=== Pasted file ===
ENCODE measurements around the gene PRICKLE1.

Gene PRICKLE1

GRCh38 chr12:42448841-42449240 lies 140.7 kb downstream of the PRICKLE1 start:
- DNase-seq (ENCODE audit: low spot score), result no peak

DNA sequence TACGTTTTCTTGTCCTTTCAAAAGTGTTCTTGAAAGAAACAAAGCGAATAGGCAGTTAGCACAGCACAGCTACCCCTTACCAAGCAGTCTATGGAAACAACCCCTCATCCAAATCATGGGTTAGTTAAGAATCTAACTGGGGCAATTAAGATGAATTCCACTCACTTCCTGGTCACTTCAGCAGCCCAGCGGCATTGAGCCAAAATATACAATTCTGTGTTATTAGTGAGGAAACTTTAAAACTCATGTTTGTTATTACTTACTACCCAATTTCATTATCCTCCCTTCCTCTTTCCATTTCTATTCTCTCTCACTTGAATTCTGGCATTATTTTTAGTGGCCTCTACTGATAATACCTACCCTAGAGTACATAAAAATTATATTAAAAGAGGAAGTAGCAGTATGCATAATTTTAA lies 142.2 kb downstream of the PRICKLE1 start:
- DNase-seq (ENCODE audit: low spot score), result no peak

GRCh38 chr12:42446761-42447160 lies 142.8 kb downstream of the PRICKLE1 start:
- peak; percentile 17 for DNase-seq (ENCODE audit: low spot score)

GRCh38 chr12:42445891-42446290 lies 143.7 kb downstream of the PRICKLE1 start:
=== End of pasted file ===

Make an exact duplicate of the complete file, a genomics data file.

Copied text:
ENCODE measurements around the gene PRICKLE1.

Gene PRICKLE1

GRCh38 chr12:42448841-42449240 lies 140.7 kb downstream of the PRICKLE1 start:
- DNase-seq (ENCODE audit: low spot score), result no peak

DNA sequence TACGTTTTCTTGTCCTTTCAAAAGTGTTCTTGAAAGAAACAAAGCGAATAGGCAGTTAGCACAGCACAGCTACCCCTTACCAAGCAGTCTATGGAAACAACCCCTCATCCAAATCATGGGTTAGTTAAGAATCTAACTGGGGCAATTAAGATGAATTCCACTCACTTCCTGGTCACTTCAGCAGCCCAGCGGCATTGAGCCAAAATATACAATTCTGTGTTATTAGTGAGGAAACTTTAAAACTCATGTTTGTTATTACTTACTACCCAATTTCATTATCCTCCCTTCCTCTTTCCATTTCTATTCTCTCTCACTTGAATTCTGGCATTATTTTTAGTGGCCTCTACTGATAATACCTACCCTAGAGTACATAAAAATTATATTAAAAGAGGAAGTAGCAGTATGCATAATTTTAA lies 142.2 kb downstream of the PRICKLE1 start:
- DNase-seq (ENCODE audit: low spot score), result no peak

GRCh38 chr12:42446761-42447160 lies 142.8 kb downstream of the PRICKLE1 start:
- peak; percentile 17 for DNase-seq (ENCODE audit: low spot score)

GRCh38 chr12:42445891-42446290 lies 143.7 kb downstream of the PRICKLE1 start: